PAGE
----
The situation Georges described to me in the association in trouble was all too familiar. Not enough people in charge with the will to see through the changes. This has to do with renewal and commitment to civil society and how difficult it seems to be for many people to commit to anything longterm, particularly when the going gets difficult. Life is so full of conflict anyway - at work and home - that it's perhaps natural to just absent oneself from voluntary commitments when the going gets tough. This is a real problem for churches, managing our committees, finances and discussions is also theological work. Too often we spend precious time discussing simple things at great length while still not actually taking decisions, then we don't make time for the real work of reflection and finding new direction and energy.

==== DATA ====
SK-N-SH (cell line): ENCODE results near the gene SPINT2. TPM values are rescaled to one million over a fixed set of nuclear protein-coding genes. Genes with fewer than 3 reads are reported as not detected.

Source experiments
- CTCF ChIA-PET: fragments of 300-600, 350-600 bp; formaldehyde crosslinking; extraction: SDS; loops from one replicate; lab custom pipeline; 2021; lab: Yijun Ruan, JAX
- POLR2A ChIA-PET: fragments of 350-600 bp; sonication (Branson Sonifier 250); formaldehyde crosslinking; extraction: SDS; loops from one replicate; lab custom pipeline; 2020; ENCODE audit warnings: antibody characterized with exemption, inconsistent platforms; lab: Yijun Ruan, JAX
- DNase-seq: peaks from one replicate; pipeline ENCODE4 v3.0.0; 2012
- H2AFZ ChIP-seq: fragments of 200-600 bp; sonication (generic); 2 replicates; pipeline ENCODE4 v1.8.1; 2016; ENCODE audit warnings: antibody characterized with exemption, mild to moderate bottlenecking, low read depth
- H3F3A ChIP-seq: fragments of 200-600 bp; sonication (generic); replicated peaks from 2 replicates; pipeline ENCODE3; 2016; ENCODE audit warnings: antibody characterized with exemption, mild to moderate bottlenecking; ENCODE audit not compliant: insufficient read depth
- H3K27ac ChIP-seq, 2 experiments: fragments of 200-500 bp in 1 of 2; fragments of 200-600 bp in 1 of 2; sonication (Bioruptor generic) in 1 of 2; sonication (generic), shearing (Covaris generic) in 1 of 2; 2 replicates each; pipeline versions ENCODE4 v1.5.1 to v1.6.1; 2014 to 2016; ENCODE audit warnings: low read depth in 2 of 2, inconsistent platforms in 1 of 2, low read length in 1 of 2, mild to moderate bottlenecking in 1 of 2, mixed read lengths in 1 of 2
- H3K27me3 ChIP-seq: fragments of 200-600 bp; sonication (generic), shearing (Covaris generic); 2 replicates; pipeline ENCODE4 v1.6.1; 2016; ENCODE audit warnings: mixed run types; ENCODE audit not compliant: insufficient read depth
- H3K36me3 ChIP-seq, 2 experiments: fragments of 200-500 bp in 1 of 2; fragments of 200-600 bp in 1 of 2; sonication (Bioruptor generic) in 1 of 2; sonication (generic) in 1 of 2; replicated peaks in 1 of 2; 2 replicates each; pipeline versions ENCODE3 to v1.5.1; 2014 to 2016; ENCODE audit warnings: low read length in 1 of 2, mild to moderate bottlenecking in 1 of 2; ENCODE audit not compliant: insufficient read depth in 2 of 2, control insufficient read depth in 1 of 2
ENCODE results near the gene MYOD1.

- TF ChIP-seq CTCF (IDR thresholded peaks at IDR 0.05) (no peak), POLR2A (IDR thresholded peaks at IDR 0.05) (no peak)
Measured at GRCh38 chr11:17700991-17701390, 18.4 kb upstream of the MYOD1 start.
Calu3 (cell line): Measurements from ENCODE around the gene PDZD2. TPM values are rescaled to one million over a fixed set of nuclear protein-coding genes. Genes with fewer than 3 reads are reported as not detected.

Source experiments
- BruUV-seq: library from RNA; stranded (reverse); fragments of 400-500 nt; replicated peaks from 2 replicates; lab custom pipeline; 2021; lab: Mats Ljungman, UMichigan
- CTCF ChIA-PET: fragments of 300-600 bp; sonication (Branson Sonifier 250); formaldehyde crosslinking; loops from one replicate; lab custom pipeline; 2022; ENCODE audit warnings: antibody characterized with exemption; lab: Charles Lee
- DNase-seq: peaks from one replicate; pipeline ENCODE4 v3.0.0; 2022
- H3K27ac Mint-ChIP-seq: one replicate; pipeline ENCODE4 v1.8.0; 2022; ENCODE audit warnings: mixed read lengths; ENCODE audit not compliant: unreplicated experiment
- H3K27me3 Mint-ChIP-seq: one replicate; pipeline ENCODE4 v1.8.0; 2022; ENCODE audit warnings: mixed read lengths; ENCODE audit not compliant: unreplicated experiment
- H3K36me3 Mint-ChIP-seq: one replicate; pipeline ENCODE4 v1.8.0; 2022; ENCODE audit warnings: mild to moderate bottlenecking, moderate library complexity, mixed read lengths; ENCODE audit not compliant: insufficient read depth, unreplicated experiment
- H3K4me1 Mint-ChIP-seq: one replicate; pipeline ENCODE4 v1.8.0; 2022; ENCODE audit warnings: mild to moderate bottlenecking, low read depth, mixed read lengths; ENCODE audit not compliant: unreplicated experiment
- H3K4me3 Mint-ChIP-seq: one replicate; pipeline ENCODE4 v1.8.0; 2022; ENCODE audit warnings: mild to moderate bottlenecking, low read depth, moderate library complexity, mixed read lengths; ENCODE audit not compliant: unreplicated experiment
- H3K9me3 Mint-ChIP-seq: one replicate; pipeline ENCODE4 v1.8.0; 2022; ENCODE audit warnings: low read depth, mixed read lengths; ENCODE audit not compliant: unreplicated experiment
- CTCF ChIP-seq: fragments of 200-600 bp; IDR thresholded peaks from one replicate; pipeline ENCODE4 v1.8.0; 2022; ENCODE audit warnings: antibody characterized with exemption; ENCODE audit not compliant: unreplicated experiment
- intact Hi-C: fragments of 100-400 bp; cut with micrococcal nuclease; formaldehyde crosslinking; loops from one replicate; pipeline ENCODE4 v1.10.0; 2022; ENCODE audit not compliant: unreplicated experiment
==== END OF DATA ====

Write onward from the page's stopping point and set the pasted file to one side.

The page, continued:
Stephen calls meetings like that, whether in the church or in politics, like attending something where you are being asked to watch non-drying paint dry.
Anyway here are some links about civil society, this is probably an area I need to think about for my management course. The Reformed have traditionaly been quite into good (church) governance and administration - though I think Calvin himself may have been rather into controlling civil society and society generally.